When I first heard that Pharrell Williams had launched his own fragrance titled “Girl”, I gave a yawn and dismissed it as yet another celebrity-endorsed mass market fragrance. Just to state upfront, I did not dislike “Happy” the first time I heard it, but it was one of those generic songs that gets overplayed to death and then gets stuck in a loop in my head. And that is the whole problem with putting a brand name (in this case, the man’s own persona and body of work) on the bottle. I expected Girl to be one of those sparkling, happy generic fragrances that are devoid of very much personality. I couldn’t have been more wrong.
What eventually piqued my interest was when I found out Girl was produced in collaboration with Comme des Garcons. Now to further highlight my stupidity, imagine my surprise when in that moment I realized Comme des Garcons not only produces avant-garde clothing, but niche fragrances as well! So I took a crash course in Comme des Garcons fragrances so as to decipher Girl.
The story went that Pharrell caught a whiff of Comme des Garcons Wonderwood on Sarah Andelman of Parisian Colette, and fell in love. He then envisaged a fragrance based on woodsy notes, and wanted to work exclusively with Comme des Garcons.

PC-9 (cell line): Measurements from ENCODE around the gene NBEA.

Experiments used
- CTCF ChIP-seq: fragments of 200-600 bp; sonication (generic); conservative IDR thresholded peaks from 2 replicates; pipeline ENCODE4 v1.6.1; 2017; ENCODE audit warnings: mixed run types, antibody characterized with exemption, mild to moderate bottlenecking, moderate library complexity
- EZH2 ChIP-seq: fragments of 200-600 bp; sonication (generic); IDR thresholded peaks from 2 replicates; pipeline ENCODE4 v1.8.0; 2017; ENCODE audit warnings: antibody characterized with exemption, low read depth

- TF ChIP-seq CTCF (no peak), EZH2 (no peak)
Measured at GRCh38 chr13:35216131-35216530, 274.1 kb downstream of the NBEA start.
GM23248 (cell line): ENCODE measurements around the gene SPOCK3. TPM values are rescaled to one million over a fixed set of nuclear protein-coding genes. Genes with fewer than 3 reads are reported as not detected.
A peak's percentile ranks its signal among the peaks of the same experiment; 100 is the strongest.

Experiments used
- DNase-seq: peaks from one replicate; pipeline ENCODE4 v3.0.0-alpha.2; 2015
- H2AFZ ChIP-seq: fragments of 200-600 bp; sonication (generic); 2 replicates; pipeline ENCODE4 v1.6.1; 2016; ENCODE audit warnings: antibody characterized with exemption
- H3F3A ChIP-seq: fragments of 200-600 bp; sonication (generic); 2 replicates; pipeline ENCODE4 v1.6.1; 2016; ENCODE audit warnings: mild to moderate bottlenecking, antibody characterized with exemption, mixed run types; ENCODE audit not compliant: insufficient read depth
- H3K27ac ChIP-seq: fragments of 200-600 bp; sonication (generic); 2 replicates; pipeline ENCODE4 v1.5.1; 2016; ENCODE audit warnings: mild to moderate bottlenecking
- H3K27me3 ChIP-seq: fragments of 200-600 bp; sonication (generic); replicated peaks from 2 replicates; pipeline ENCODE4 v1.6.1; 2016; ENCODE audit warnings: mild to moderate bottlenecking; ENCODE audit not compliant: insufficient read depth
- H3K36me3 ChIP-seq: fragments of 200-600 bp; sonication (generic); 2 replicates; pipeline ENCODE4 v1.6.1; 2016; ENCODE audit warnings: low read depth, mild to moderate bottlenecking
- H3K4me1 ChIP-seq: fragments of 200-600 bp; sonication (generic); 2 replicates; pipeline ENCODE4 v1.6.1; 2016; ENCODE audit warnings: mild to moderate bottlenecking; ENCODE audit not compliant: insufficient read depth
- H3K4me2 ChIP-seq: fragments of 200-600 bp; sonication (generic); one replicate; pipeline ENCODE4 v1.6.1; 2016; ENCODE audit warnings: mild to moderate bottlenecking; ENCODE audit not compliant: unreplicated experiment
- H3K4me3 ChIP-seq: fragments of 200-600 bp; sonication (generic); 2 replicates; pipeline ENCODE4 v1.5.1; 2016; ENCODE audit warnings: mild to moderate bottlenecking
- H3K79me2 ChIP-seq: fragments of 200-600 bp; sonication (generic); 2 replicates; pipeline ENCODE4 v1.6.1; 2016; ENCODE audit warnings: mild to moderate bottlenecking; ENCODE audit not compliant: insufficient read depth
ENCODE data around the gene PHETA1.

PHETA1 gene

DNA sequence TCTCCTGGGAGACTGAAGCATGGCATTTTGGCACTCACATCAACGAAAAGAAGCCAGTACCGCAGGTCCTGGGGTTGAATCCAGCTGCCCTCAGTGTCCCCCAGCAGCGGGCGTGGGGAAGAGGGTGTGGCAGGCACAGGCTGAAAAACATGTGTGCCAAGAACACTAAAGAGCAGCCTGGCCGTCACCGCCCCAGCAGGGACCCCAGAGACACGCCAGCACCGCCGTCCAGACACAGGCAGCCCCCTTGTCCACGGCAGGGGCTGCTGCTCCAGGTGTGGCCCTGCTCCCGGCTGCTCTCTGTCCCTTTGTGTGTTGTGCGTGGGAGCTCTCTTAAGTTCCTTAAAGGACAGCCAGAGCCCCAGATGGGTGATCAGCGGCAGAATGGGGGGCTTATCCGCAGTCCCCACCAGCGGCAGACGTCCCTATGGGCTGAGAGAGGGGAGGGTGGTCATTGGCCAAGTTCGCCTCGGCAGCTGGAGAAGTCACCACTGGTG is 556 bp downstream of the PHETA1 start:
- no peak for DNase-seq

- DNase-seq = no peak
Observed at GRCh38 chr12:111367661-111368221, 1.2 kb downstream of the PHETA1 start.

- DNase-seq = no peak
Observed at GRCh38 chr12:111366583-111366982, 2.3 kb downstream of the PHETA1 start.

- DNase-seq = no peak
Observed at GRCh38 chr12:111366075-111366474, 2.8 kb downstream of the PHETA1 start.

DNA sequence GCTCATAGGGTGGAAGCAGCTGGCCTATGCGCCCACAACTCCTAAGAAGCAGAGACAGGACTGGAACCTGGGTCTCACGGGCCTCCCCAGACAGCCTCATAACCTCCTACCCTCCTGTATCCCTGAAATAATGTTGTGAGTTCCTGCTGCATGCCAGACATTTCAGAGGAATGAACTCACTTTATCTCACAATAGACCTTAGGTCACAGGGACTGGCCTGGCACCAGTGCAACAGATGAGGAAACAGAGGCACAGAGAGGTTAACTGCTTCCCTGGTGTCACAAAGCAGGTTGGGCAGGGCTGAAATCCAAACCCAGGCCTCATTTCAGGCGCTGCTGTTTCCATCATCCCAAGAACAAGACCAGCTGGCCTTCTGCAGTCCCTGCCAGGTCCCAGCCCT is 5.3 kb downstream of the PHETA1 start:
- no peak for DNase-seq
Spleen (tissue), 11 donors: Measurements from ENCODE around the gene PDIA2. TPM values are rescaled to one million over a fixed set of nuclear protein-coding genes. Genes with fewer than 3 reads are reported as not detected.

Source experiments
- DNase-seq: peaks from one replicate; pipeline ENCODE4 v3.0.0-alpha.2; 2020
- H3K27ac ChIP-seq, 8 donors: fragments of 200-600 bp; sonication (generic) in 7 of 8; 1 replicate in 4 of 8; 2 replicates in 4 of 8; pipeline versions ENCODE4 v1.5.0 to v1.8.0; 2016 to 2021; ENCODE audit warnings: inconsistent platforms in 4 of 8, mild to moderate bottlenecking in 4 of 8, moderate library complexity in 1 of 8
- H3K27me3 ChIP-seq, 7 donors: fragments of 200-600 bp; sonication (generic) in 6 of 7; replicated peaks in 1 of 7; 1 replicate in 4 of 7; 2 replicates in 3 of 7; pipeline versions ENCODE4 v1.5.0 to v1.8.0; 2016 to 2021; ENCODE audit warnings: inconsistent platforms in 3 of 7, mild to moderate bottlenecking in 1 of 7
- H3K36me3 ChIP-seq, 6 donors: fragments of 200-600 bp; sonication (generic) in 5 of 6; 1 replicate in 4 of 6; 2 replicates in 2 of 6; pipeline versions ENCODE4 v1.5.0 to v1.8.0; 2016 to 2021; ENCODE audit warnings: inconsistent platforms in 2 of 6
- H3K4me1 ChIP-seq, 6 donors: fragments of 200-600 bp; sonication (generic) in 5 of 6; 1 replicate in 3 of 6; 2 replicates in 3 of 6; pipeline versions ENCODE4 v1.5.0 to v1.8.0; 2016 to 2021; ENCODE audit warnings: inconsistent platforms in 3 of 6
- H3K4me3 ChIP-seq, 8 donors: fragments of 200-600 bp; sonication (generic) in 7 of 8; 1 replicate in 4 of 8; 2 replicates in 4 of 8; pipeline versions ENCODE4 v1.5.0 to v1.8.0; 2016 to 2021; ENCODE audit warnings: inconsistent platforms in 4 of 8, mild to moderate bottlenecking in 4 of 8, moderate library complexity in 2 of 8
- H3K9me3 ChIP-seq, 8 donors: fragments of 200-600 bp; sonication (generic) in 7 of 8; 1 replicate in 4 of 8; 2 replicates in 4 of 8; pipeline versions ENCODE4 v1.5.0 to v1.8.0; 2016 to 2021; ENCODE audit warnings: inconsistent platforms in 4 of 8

On first whiff, Girl really surprised me in a good way. It hit me with a bold note of neroli, lavender and white pepper. Warm and spicy, very unusual picks for something named Girl. As it settles down, it gets more interesting with a floral bouquet of iris, styrax and violet… styrax is probably the biggest clue this is no ordinary celebrity fragrance. Girl is given a deeper, more unisex base with patchouli, vetiver, sandalwood and cedar. Overall, very interesting, certainly unexpected and divergent from Happy.
On the other hand, as I experienced more from the Comme des Garcons family, I found Girl to be too perplexing. There are a lot of contrasting notes in there, and I would love to say this is an intriguing complex scent, but in reality it is simply too much. Girl lacks the elegance of Wonderwood (although personally I found Wonderwood a little too bland compared to Tom Ford Oud Wood), and when worn on the skin, it takes on a strange sweetness that did not combine well with the woodsy and musky tones. And it constantly evolved over the 6-8 hours it remained on me which made me feel a bit of a split-personality. It felt like a high-end perfume attempting to take on a more commercial appeal, and got lost in the process.
To further compound the confusion, Girl’s bottle is designed by Brooklyn artist KAWS, and is designed to resemble his “Companion” sculptures. I love graffiti art and will continue to dream of owning a piece of Banksy or Jean-Michel Basquiat someday, but an art-toy figurine with anime-inspired prints (X-es for eyes) is just too cutesy for such a strong scent. It puts Happy spinning in an infernal loop in my head again.
Pharrell Williams Girl is priced at USD135 for 100ml, and USD30 for a small 10ml. I wished the latter is not as pedestrian looking, if it were an exact miniature I’d have bought it in a heartbeat for a nice collectible.